So another step in our self care is to be gentle with ourselves. Depression is beating up on us already, and we don’t need to help it out. Give yourself permission to acknowledge that you’re feeling terrible (or bad, or whatever it is you are feeling), and then do a little thing, just one single thing, that you probably don’t feel like doing, and I PROMISE you it will help. Some of those things are:
- Take a shower.
- Eat a nutritious meal.
- Take a walk outside (even if it’s literally to the corner and back).
- Do something — throw a ball, play tug of war, give belly rubs — with a dog. Just about any activity with my dogs, even if it’s just a snuggle on the couch for a few minutes, helps me.
- Do five minutes of yoga stretching.
- Listen to a guided meditation and follow along as best as you can.
Finally, please trust me and know that this shitty, awful, overwhelming, terrible way you feel IS NOT FOREVER. It will get better. It always gets better. You are not alone in this fight, and you are OK.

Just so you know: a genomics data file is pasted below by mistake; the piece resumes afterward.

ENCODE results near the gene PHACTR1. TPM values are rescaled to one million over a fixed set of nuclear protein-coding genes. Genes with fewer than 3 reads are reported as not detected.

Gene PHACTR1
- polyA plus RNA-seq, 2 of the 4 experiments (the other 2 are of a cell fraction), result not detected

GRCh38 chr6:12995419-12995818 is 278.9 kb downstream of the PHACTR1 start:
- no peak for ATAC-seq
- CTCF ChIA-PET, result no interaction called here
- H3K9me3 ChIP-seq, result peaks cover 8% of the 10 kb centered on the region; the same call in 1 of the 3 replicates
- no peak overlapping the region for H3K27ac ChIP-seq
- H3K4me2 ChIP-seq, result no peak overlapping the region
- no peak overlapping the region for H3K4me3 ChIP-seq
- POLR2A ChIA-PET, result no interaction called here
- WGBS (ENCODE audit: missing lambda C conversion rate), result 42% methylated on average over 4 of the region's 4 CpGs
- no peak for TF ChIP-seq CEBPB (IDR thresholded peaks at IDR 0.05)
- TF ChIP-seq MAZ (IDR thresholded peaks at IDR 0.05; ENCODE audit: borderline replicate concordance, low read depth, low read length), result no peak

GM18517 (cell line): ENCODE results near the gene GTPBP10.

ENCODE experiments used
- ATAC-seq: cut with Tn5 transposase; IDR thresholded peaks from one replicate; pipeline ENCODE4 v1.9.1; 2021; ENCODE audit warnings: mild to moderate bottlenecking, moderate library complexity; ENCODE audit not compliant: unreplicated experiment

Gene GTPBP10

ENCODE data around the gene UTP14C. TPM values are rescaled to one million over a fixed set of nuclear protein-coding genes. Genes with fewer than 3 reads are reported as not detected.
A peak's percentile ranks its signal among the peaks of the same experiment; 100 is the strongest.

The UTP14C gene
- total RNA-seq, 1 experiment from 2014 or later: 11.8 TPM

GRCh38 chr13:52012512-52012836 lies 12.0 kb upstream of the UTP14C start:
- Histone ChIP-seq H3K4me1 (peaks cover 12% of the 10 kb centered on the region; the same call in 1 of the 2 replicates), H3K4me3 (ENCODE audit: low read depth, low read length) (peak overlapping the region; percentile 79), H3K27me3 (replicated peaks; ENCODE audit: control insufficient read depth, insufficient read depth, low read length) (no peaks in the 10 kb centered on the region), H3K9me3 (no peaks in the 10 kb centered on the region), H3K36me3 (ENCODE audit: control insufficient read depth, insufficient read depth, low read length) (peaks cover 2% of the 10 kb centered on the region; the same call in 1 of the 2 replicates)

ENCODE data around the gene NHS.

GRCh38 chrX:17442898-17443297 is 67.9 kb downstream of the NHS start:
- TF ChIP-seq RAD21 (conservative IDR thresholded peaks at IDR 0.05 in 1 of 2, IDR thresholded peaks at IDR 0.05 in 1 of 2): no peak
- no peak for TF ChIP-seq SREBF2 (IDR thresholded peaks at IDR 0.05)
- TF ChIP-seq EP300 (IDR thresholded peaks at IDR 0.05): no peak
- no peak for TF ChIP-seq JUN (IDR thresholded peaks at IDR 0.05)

In this address to the American National Alliance on Mental Illness, Wil Wheaton reflects on his experience with chronic depression. This includes accounts of living through years of anxiety until he admitted it in his thirties and did something about it. There has been a bit written about depression lately, especially with the suicide of Anthony Bourdain. Kin Lane credits Bourdain with providing him the confidence to be open about his own struggles with drugs and mental illness. I was also reminded of the suicide a few years ago of Aaron Swartz. A recent report suggested that depression is on the rise across all age groups in America. Responding to Wheaton’s post, Doug Belshaw suggests that in 2018, we need to open up about these things.